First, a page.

Christmas is a time to indulge in tradition, otherwise known as doing something regularly just because someone did it once. So we go to our Christmas shows, we sing carols, we eat mince pies. For Jonny (Jonny Donahoe) and Rachel (Rachel Parris) and later Paddy (Paddy Gervers) in 30 Christmases, they drink prawn-nog and wear jumpers from the freezer. After all, ask the characters, who's to say that one tradition is more valid than another? But 30 Christmases goes beyond questioning tradition at Christmas. It also asks us why we do it at all, and what it can mean to people who don't have the means to engage in the capitalist dreamworld that the festive period has become.
In a similar way to previous work that Jonny Donahoe has been associated with (particularly the hilarious and exquisite exploration of living with depression, Every Brilliant Thing, which he has been performing on and off for the last 3 years), 30 Christmases plays a game with its audience, blurring the line between truth and fiction. It includes lovely moments of audience interaction and the fourth wall is never established; the cast react to the audience's responses all the way through. Moreover, it is difficult not to wonder how much of the story relates to the real lives of the actors, or if it might be a verbatim piece; there is something enticing in entertaining this idea that the people on the stage are telling their own story. Just the idea that this could be the case humanises the whole thing, and in the end, it doesn't really matter whether it is true or not, because the audience has been given enough to be drawn in. The show works on the idea that possibility of truth will encourage empathy, for the thousands of people whose experiences are at least similar to those portrayed on the stage.
The exploration of human behaviour and experience which characterises the show is deepened by its sporadic one-liners which ring incredibly true, reminding the audience that we are not all so different, even though our experiences may be. Jonny tells us at one point: "I remember it exactly because I've seen the photos" - 'I do that too!', exclaim the audience in their heads. In the midst of a piece which tells someone else's story, I am reminded that I have one of my one, and that the two inevitably share reference points. Indeed, these one-liners are part of the reason that, despite having the clear organising structure of the 30 Christmases which our main protagonists Jonny and Rachel have shared as brother and sister, the show is not linear and it does take a while to settle in to a rhythm. It jumps between a jagged and poignant story of two siblings and their childhood, pointed social(ist) commentary delivered with tongue firmly in cheek (something all three actors excel in), beautiful jazz clarinet and random comedy songs ('Reindeer Sex' comes to mind) in a way that means you just have to trust them and get on board. Which, as mentioned, is exactly the point. The audience are not allowed to simply watch but encouraged to feel.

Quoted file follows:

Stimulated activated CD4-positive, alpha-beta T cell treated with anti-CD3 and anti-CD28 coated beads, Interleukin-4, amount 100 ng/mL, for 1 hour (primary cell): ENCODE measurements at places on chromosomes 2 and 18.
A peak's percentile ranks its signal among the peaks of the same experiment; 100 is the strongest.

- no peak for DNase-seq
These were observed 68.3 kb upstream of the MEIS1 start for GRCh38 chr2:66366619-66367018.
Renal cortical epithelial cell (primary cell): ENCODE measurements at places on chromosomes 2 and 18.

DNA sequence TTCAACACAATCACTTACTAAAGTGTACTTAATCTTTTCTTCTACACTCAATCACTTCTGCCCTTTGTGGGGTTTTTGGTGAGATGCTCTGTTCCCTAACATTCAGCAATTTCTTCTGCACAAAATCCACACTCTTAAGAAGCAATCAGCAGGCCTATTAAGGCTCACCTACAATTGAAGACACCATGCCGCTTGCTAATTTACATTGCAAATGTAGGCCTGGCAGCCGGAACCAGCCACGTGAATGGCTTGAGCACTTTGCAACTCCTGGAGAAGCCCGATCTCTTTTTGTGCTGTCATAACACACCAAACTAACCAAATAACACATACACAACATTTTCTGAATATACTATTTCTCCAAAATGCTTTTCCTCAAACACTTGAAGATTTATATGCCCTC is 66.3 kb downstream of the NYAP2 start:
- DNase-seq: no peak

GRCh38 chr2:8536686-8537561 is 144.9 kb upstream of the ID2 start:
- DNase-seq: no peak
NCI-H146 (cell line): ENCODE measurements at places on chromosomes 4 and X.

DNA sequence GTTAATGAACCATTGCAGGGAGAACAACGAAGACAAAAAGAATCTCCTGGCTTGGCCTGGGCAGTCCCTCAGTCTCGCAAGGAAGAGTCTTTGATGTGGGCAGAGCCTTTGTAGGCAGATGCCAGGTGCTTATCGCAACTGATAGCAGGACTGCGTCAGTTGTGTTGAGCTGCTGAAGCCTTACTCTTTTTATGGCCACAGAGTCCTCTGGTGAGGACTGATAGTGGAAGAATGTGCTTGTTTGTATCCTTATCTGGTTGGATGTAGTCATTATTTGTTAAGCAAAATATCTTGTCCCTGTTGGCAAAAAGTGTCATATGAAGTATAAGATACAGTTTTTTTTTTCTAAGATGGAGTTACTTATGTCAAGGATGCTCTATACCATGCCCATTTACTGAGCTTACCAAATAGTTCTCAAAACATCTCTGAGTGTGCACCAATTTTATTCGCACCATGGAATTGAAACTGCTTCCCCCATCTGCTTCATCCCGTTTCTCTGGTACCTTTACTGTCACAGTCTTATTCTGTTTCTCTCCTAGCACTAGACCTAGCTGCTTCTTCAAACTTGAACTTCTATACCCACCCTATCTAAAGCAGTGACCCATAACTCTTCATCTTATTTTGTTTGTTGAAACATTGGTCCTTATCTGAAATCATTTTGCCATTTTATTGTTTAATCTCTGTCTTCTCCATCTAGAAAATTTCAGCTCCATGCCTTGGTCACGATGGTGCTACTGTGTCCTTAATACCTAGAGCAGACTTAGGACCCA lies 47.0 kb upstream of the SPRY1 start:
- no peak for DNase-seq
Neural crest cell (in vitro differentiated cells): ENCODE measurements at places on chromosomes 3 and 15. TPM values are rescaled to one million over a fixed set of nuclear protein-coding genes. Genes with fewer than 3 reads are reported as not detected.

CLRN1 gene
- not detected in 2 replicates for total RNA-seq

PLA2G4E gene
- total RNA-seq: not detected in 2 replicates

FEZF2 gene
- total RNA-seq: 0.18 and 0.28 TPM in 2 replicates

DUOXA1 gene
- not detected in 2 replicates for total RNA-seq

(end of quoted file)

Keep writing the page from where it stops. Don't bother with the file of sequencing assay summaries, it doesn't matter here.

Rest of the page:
This is why the piece works so well as the in-house show of the Old Fire Station, who work so hard in their joint mission of showcasing risk-taking, entertaining performance and artwork, and working with the homelessness charity Crisis. This performance revolves around the story of people who don't have everything. Admittedly, sometimes this does feels a little bit forced and the 'Marxist Dad' thread perhaps unnecessarily pushes the narrative further from relatability. Generally though, it can only be a good thing to celebrate Christmas for what it signifies to people who just can't engage in the capitalism which surrounds it.
So in the season of messages and meaning, what is the message of 30 Christmases? The final song tells us that the message is 'Don't be a prick at Christmas'. There are more messages though, like: look around you and see if there are people who need love or who are offering you love. Love might not come in a stocking or a tin, but it also might. There's no point in throwing the baby out with the bath water, just because the commercialism of Christmas is hard to avoid. As individuals and as a community, there is something to be gained from organised fun, shared experiences, and tradition. So go and let Jonny, Rachel and Paddy share their story with you.